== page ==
Testimony: SUNY Board of Trustees May 4, 2016 Meeting

Criminal Records and the College Admission Process

Testimony of Judith M. Whiting, General Counsel, CSS

For more than 173 years, the Community Service Society of New York (CSS) has worked to alleviate poverty in New York City. We provide targeted policy solutions to endemic problems, litigate impact cases, advocate for legislative and administrative change, and provide direct services to hundreds of New Yorkers each year. Among our focus areas are the problems affecting disconnected youth – young people who are neither in school nor in the workforce – and the collateral consequences of criminal convictions that include reduced opportunities for employment, housing, and higher education.

CSS firmly supports increased access to higher education as a pathway out of poverty. We champion the State University of New York, whose mission is to “provide to the people of New York educational services of the highest quality, with the broadest possible access, fully representative of all segments of the population in a complete range of academic, professional and vocational postsecondary programs including such additional activities in pursuit of these objectives as are necessary or customary.” But this mission is significantly undermined by SUNY’s requirement that applicants to any of its programs disclose on initial applications documents whether or not they have a felony conviction. This policy – both asking the question itself and the cascade of documentation requirements that follows from a “yes” response – discourages applicants, and in doing so it perpetuates racial discrimination.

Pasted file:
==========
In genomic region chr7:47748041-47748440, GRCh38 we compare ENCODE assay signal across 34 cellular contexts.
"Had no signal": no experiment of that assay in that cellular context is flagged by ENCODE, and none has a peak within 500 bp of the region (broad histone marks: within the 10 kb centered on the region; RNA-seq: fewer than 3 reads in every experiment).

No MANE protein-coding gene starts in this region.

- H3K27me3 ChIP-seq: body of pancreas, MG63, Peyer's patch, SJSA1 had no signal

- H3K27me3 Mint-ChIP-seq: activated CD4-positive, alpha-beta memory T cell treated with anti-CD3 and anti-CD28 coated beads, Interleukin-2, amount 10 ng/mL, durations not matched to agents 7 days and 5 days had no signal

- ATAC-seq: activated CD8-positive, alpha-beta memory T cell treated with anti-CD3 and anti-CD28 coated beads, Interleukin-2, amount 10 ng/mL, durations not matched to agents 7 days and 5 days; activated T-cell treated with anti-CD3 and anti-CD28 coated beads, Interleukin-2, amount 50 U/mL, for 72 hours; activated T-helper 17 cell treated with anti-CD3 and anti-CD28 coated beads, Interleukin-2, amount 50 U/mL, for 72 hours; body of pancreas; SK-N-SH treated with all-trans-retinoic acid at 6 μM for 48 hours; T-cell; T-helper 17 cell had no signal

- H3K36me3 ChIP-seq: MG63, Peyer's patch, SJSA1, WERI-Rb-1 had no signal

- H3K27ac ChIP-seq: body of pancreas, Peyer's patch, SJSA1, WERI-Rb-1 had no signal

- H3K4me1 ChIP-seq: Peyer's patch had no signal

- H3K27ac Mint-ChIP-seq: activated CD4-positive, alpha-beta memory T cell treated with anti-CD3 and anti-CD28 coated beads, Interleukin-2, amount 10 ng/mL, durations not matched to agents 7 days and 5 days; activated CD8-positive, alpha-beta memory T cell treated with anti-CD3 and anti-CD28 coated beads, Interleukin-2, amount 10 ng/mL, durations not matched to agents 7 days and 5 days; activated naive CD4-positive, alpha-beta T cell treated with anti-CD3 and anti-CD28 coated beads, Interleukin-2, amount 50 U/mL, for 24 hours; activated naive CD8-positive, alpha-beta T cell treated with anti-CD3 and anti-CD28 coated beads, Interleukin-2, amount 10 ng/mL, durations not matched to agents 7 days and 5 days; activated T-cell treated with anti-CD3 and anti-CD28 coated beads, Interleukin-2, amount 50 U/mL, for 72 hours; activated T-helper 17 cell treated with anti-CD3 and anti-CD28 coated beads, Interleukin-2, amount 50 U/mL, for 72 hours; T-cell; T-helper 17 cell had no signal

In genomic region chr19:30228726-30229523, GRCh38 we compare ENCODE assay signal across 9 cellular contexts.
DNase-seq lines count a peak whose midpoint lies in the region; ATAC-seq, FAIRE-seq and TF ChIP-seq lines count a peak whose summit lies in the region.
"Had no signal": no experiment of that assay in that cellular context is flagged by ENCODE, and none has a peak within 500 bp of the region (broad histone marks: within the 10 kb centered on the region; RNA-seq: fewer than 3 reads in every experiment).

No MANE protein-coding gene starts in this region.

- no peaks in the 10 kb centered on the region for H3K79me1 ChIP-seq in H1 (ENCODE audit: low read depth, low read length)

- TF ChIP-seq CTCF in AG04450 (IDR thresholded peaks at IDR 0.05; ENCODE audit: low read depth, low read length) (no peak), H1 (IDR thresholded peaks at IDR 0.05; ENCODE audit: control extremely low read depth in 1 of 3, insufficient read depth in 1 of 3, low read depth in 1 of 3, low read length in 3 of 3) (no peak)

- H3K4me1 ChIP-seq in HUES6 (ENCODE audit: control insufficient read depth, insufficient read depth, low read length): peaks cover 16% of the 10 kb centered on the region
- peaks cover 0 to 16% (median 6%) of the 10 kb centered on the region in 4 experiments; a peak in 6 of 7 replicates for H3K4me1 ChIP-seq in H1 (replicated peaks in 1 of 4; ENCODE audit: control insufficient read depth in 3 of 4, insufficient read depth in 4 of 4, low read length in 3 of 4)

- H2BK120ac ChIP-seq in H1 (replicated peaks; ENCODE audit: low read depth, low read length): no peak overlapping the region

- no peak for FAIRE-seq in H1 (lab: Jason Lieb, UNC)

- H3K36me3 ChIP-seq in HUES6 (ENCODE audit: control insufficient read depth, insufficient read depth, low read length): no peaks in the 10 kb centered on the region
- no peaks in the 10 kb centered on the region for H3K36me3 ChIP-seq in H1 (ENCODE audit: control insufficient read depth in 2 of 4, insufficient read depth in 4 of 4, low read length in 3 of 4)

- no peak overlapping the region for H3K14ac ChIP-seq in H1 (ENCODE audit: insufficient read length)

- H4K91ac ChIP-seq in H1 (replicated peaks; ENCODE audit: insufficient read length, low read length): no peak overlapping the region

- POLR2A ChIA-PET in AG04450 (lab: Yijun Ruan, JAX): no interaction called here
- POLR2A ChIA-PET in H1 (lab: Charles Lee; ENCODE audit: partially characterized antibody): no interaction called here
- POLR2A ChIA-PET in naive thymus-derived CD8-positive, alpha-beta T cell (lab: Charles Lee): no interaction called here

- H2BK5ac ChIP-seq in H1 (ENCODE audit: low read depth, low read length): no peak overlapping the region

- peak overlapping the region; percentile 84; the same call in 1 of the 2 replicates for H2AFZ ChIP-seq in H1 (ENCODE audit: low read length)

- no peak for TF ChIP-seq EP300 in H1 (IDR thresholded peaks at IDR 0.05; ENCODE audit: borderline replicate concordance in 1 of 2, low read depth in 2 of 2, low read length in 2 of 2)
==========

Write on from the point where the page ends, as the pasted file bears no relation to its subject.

There is no valid justification for this policy. Enhancing “public safety” is usually invoked the main reason for it, but there is no proven correlation between campus safety and screening applicants for criminal history. A 2007 study found no statistically significant difference in crime rates between colleges and universities that screen based on criminal background, court involvement, or military discharge information, and those that do not. This conclusion is reinforced by data from individual schools. For example, a 2012 study of a Midwestern university found that none of the school’s students with felony convictions violated the school code of conduct during the previous two years. Similarly, a University of North Carolina study of its 2001–2004 crime statistics found that less than one percent of campus crimes were committed by students with prior felony convictions. There is simply no proof that individuals with conviction histories go onto commit crime on campus. For this reason, continuing to invoke the term “public safety” as a justification for exclusion is like blowing a dog whistle: it means nothing in and of itself but conjures up stereotypes and prejudice.